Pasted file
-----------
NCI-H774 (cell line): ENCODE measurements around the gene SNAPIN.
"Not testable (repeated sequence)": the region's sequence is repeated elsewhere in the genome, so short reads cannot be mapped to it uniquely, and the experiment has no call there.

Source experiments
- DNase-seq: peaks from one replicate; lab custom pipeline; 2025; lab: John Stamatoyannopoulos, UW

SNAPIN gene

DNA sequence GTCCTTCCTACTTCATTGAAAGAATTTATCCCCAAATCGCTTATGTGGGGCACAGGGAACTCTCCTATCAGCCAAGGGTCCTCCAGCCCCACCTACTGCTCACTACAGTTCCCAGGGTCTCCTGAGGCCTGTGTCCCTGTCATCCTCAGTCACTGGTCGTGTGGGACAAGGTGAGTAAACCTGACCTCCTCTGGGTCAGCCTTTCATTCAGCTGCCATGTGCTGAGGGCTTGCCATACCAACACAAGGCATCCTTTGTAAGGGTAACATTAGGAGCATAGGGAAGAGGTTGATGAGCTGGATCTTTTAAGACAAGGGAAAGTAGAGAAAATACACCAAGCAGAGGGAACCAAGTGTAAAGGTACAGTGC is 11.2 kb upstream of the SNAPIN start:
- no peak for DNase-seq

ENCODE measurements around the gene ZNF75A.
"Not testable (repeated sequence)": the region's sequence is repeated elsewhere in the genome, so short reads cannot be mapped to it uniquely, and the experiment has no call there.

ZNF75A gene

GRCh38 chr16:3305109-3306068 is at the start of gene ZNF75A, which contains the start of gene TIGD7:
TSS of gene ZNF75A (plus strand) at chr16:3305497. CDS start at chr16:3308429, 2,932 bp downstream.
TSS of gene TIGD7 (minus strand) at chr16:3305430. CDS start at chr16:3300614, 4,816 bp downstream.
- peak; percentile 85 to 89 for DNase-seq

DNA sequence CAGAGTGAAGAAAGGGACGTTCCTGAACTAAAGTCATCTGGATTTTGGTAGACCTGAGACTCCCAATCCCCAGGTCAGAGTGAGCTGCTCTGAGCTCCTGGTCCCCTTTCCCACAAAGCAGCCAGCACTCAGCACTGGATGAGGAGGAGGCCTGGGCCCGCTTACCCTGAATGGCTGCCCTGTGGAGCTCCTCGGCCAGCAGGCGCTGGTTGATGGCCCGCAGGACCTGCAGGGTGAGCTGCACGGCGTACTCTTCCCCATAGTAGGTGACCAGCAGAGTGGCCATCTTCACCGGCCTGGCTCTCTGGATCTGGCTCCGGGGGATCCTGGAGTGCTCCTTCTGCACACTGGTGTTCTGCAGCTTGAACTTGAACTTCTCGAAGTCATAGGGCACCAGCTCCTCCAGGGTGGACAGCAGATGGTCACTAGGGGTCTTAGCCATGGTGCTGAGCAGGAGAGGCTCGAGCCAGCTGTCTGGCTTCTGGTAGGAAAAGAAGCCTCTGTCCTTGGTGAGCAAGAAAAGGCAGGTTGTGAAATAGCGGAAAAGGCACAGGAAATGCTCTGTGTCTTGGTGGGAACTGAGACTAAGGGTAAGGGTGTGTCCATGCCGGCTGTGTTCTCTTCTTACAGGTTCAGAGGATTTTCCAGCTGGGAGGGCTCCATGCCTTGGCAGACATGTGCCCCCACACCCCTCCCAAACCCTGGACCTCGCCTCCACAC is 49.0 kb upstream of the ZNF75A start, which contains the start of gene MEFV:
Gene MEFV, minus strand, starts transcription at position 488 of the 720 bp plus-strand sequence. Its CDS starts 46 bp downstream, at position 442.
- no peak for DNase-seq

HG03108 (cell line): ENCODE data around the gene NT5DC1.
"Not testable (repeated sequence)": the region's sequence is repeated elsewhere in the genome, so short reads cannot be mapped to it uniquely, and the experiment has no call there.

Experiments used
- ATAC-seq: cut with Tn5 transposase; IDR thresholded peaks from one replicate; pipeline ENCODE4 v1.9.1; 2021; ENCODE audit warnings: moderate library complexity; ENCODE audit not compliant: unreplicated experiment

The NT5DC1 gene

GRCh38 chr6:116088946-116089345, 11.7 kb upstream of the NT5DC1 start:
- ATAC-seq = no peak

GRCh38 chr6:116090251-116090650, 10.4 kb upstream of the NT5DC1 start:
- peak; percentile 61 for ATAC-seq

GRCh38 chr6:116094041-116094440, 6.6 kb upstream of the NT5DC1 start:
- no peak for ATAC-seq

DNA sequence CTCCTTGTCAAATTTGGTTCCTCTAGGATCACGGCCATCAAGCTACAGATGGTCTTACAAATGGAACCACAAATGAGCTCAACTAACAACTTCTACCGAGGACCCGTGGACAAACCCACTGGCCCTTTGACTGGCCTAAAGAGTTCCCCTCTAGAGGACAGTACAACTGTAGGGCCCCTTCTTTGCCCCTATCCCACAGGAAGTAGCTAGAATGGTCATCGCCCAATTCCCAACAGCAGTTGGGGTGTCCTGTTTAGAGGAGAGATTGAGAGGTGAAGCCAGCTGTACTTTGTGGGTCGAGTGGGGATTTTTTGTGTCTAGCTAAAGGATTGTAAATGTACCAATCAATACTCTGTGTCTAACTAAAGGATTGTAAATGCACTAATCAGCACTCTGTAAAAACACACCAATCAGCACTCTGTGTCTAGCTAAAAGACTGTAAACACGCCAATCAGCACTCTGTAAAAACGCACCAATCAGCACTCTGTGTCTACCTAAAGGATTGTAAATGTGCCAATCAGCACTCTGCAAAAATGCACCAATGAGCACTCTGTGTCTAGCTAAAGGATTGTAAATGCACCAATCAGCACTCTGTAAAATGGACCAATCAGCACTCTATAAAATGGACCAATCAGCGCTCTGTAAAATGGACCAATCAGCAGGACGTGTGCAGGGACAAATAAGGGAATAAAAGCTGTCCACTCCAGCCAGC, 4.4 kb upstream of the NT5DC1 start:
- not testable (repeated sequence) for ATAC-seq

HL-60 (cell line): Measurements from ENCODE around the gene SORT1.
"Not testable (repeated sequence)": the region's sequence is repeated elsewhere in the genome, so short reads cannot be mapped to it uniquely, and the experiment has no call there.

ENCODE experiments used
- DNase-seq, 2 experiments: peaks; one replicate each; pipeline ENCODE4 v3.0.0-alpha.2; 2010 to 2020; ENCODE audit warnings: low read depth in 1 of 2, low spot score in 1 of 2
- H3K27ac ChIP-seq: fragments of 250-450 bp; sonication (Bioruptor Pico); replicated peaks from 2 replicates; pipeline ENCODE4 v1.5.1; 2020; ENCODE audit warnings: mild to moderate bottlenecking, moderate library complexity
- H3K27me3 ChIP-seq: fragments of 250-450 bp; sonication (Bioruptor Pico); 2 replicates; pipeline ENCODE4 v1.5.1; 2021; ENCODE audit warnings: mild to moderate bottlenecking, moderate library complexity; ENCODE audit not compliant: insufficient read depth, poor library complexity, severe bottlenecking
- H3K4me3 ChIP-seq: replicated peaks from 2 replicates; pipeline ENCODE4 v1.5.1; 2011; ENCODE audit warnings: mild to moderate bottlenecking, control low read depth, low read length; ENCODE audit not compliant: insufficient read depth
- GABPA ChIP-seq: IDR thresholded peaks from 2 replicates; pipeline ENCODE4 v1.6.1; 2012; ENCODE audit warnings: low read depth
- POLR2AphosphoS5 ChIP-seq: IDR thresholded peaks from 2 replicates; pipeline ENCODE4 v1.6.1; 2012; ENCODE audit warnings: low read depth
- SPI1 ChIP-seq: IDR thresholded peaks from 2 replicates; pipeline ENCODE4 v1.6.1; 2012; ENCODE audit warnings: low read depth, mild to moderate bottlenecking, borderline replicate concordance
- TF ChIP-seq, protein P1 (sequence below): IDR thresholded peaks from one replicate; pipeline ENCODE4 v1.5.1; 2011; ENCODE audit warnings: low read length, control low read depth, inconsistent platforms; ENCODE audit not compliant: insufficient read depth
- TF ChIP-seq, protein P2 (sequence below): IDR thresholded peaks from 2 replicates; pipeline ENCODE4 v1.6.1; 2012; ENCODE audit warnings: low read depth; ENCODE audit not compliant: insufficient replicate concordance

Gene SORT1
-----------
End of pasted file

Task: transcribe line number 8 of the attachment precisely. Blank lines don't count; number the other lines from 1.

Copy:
ENCODE measurements around the gene ZNF75A.